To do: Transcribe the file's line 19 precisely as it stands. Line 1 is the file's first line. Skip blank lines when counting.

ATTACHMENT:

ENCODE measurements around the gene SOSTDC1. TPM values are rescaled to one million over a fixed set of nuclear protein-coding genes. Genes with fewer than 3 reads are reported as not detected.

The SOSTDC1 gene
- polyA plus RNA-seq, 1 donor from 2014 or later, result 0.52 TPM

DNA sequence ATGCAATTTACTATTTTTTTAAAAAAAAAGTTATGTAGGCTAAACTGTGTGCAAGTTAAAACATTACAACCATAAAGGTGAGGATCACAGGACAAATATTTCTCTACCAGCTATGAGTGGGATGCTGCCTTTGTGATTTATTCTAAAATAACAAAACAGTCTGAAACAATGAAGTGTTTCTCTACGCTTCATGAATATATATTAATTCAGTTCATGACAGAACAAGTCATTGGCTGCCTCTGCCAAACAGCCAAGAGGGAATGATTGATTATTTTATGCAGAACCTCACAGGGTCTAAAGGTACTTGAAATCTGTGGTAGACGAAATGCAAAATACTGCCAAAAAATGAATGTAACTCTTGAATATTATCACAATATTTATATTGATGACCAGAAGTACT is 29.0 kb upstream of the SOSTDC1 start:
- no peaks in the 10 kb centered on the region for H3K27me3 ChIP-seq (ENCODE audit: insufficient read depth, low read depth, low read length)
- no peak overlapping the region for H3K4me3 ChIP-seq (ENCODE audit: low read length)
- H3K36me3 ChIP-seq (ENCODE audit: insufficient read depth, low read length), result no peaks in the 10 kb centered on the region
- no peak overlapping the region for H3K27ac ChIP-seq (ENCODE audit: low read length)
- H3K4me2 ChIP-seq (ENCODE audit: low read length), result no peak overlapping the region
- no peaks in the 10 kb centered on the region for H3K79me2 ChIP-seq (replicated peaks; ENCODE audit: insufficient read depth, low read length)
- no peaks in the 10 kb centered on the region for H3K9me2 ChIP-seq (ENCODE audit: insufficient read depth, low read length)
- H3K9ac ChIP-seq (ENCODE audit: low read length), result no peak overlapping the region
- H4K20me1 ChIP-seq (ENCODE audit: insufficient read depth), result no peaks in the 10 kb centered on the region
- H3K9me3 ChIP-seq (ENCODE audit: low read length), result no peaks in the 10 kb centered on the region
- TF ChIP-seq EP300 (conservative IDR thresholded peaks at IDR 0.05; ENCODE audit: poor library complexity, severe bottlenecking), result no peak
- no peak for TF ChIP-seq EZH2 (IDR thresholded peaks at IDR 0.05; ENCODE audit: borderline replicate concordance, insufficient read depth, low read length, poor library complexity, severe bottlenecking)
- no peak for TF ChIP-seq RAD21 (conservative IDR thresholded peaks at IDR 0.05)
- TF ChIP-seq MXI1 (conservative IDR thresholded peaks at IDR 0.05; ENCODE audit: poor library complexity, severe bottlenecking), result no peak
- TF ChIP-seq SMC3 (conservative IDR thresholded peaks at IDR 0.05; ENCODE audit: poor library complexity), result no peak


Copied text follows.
- TF ChIP-seq SMC3 (conservative IDR thresholded peaks at IDR 0.05; ENCODE audit: poor library complexity), result no peak